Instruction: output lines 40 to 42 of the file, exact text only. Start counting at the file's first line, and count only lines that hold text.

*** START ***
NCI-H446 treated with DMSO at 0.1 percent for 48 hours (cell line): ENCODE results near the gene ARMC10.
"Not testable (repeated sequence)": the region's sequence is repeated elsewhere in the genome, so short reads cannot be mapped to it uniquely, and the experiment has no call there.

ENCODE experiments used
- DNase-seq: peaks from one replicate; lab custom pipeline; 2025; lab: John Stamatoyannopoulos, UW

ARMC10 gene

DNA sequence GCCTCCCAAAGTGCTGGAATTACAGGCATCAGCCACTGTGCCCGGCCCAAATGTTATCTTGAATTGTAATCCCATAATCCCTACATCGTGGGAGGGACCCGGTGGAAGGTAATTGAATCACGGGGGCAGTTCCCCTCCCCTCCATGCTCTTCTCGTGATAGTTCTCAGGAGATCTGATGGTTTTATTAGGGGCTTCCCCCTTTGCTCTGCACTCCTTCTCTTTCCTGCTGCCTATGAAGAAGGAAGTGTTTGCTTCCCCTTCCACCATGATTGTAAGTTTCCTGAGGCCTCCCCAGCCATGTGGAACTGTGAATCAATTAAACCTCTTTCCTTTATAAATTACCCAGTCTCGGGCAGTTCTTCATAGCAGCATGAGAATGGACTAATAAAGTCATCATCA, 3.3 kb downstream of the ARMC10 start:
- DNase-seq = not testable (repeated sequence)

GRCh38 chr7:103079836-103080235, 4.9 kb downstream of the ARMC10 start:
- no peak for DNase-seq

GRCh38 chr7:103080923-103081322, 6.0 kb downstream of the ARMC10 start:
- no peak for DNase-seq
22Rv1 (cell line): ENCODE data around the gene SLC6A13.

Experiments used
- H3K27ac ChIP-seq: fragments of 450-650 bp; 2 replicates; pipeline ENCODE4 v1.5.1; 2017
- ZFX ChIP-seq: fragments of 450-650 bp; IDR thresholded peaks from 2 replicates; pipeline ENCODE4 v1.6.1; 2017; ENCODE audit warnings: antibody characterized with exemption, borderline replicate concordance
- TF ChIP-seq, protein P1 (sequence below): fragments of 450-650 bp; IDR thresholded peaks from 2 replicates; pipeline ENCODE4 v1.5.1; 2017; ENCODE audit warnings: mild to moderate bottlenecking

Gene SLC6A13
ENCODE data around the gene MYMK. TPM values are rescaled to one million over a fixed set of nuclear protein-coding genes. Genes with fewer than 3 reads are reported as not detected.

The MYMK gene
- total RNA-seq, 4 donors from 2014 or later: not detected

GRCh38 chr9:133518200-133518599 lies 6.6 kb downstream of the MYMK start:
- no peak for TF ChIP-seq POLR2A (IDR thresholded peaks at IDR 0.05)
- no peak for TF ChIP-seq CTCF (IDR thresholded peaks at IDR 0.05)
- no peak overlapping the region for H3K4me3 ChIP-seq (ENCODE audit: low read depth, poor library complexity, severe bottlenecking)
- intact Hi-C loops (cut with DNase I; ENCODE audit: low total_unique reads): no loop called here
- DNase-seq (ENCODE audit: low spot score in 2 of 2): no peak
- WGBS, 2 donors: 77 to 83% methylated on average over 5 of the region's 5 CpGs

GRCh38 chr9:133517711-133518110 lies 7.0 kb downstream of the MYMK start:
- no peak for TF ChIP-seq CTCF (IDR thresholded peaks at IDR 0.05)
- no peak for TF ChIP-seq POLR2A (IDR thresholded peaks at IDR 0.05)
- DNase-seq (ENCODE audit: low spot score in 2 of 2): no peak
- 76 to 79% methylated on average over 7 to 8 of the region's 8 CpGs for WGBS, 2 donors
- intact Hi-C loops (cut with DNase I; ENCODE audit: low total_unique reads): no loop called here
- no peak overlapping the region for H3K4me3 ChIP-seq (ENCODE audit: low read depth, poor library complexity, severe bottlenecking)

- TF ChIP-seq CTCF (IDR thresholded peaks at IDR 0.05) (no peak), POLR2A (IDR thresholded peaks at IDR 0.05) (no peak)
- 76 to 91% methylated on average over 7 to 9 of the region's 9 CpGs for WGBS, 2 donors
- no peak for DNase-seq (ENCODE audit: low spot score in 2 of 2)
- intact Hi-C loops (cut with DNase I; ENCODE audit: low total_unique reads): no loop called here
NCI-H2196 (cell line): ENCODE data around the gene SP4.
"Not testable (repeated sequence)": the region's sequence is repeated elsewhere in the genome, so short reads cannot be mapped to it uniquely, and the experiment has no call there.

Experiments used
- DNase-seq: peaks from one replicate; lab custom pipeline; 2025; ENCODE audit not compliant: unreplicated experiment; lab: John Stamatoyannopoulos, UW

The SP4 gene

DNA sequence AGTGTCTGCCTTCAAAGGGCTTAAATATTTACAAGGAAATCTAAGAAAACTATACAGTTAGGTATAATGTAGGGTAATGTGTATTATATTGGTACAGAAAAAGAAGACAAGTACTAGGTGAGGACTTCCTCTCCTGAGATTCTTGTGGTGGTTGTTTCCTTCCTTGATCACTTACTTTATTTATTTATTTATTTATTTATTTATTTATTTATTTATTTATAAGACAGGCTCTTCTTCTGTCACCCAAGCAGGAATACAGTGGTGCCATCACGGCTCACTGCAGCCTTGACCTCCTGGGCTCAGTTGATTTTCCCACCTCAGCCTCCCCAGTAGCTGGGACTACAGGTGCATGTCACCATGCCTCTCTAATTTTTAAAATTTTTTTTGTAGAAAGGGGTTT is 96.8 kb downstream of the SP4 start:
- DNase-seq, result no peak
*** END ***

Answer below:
"Not testable (repeated sequence)": the region's sequence is repeated elsewhere in the genome, so short reads cannot be mapped to it uniquely, and the experiment has no call there.

Experiments used
- DNase-seq: peaks from one replicate; lab custom pipeline; 2025; ENCODE audit not compliant: unreplicated experiment; lab: John Stamatoyannopoulos, UW